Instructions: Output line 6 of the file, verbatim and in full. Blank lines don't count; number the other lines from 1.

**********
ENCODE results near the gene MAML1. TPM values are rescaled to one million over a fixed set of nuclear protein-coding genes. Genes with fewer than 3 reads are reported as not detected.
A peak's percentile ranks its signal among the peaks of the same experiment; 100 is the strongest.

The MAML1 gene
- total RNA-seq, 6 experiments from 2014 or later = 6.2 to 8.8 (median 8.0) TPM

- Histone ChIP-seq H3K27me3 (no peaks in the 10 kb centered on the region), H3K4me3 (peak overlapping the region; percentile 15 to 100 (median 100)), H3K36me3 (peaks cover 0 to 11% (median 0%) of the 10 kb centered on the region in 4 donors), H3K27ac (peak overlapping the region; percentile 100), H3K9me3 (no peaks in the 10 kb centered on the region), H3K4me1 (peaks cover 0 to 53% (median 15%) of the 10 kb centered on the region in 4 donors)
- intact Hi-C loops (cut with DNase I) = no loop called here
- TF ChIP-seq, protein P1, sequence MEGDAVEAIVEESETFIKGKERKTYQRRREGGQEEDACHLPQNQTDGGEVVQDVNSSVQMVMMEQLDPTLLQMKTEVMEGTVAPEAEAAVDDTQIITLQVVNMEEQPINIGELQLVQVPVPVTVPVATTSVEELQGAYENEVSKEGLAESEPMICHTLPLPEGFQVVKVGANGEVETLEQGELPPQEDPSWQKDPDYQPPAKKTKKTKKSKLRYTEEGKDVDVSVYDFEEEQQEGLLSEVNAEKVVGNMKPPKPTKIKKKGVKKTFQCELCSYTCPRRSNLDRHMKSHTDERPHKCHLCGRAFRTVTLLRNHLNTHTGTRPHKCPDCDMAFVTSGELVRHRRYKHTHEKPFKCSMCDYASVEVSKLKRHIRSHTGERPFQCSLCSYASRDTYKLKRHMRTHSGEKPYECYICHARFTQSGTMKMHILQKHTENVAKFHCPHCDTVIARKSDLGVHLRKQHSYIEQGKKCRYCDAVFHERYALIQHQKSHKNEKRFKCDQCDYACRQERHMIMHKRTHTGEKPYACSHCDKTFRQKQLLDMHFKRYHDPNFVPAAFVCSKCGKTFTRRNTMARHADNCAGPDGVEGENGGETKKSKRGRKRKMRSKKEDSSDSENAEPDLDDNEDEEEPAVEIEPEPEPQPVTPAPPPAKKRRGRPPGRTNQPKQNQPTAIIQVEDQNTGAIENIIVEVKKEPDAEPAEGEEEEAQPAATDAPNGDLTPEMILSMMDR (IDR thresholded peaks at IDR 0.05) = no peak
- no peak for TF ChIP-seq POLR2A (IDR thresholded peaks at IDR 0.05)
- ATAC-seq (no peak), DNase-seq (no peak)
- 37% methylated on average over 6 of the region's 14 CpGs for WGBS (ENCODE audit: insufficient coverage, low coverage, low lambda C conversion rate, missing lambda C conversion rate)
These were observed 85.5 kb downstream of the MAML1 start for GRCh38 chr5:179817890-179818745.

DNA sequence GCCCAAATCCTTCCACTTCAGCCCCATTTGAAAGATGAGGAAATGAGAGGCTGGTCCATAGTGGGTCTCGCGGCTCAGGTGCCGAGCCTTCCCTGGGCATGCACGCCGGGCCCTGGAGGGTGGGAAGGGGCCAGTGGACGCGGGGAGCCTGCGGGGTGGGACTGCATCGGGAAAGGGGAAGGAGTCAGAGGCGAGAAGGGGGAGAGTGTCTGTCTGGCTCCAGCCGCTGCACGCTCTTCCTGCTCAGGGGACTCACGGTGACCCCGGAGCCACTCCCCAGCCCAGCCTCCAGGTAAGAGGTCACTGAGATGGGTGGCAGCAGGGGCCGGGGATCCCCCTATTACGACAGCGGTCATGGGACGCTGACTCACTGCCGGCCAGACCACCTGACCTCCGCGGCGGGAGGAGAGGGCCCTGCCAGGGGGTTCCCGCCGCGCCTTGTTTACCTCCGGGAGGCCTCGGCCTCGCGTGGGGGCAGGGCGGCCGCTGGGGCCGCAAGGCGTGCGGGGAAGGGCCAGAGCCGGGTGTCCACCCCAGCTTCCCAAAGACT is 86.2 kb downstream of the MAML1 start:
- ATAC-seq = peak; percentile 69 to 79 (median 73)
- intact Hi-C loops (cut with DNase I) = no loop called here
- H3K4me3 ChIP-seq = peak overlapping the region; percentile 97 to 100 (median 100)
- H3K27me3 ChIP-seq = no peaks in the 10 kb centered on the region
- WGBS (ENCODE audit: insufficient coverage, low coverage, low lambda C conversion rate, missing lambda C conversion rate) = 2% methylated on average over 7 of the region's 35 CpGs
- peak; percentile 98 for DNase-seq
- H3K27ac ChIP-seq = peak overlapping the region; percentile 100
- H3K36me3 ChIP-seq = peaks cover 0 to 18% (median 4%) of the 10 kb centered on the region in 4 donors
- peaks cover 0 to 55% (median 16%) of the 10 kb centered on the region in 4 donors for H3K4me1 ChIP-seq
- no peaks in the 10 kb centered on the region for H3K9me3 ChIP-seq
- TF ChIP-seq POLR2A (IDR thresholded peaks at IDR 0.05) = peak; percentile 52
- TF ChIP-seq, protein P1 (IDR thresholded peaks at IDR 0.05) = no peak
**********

- intact Hi-C loops (cut with DNase I) = no loop called here